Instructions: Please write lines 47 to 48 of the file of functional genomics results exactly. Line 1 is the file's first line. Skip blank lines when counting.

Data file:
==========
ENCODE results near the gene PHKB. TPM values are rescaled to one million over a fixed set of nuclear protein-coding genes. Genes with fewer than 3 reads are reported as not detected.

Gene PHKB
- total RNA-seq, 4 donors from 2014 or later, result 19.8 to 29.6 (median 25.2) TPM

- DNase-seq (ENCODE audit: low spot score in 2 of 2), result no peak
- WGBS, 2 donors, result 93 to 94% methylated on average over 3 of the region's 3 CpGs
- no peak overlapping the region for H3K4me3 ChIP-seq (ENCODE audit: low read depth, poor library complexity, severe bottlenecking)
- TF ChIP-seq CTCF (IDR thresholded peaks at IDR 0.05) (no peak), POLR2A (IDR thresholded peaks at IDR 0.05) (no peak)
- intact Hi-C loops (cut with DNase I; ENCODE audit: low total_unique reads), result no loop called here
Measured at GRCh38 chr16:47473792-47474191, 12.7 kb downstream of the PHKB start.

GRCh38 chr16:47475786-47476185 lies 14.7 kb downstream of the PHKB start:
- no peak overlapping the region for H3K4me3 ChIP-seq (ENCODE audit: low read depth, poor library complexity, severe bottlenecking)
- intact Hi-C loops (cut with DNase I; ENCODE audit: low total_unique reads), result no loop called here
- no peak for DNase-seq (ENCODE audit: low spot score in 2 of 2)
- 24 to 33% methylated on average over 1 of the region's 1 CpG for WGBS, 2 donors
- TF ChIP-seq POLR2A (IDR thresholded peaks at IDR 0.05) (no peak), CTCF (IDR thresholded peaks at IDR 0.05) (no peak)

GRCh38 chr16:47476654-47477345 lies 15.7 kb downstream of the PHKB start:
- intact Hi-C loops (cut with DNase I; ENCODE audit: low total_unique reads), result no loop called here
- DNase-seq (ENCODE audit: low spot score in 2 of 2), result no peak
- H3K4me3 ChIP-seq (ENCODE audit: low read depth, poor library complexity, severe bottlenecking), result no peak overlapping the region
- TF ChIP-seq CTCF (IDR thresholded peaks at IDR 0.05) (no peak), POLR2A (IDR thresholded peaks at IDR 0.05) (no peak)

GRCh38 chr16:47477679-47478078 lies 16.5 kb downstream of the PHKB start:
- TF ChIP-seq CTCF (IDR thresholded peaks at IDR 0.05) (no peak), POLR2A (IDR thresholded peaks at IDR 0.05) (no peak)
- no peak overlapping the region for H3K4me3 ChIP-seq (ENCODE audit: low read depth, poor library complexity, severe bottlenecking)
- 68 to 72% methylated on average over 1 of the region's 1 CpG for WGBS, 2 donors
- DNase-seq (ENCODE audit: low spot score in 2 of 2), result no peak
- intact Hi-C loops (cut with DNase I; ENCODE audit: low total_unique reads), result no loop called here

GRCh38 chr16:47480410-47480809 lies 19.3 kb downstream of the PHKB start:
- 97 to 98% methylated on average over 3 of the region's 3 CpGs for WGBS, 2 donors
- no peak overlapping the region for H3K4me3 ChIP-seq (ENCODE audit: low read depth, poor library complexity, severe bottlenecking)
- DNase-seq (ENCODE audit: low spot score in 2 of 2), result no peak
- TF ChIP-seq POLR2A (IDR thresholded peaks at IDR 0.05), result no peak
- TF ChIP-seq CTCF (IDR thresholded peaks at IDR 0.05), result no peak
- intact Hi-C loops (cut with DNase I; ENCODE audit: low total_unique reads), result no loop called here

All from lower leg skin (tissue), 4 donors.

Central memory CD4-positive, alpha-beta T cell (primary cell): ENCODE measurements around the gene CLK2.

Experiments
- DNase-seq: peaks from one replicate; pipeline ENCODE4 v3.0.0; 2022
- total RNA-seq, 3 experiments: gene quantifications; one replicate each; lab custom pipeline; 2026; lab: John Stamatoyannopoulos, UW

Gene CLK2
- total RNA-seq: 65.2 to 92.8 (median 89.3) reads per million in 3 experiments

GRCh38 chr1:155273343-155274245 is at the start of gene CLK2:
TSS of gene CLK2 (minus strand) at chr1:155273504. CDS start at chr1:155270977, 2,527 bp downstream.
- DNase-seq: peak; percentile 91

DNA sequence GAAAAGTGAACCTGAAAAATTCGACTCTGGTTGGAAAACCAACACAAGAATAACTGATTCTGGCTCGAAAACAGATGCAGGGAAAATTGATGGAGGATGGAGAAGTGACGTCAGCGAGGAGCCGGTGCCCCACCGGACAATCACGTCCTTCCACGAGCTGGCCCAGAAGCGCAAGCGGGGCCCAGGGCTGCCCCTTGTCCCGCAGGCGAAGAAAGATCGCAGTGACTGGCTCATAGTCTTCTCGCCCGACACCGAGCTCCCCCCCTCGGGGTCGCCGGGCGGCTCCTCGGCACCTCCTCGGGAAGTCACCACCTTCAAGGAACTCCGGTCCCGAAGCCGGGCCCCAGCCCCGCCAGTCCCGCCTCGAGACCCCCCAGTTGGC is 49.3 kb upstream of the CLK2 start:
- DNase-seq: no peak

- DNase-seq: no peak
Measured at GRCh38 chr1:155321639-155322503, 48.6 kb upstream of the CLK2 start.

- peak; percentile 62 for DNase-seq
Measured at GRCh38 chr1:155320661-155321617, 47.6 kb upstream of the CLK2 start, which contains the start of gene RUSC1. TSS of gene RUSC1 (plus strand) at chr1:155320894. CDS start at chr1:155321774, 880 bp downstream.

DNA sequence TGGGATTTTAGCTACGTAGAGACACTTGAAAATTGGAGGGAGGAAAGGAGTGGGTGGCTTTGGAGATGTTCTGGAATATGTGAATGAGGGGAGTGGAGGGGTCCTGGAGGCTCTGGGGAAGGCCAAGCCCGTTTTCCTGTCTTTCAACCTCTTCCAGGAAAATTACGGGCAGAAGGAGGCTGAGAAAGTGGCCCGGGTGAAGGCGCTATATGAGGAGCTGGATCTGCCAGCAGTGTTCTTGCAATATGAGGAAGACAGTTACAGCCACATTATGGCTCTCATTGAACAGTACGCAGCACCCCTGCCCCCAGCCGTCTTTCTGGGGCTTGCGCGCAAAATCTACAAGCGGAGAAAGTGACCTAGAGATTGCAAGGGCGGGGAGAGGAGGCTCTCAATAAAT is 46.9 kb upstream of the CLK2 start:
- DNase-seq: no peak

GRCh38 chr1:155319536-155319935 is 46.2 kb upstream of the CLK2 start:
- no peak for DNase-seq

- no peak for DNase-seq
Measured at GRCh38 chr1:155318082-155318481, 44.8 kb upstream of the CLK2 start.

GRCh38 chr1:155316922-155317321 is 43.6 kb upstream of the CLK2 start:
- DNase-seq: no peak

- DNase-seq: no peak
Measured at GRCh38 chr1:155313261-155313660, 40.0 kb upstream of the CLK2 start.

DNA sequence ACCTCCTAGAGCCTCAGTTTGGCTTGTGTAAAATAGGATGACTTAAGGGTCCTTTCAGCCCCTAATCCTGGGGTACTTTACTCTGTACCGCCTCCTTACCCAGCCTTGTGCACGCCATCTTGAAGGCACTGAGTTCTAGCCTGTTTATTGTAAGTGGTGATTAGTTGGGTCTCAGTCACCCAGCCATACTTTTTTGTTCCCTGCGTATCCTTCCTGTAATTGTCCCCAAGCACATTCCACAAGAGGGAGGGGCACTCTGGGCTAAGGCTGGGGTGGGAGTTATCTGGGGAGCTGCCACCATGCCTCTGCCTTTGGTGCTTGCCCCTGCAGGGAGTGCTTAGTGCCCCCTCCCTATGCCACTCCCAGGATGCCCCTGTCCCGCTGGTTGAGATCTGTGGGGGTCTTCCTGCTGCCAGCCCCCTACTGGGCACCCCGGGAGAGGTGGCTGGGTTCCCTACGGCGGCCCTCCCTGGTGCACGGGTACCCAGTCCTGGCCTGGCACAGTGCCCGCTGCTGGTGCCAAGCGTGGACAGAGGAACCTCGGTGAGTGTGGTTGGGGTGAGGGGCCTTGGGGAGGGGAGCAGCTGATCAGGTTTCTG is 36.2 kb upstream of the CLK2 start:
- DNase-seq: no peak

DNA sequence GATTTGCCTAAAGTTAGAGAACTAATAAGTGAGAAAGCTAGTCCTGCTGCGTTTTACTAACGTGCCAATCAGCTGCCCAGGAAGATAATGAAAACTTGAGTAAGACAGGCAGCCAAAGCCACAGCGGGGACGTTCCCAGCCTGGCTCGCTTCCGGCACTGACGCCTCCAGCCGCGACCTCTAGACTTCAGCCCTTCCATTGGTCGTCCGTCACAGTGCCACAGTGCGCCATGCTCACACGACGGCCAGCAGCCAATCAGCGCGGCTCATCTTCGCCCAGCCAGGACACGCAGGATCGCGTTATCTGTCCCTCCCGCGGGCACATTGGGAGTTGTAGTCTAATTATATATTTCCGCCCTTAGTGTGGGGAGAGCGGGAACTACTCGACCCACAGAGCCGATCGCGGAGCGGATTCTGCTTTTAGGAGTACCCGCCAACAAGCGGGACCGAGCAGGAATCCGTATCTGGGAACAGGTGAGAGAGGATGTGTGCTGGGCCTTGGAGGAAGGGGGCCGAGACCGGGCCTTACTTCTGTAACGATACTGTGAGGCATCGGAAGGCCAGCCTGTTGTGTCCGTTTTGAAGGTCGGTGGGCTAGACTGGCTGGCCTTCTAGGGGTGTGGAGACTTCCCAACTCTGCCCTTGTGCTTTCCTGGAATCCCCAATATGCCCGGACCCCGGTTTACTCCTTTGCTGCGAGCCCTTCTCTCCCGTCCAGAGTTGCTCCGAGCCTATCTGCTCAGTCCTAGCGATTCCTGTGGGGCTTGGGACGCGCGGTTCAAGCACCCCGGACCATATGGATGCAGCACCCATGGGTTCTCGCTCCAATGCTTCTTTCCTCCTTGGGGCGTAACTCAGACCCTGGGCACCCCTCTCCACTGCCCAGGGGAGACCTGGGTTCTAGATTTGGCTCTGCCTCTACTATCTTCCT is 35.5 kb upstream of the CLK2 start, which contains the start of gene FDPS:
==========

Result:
Measured at GRCh38 chr1:155321639-155322503, 48.6 kb upstream of the CLK2 start.

- peak; percentile 62 for DNase-seq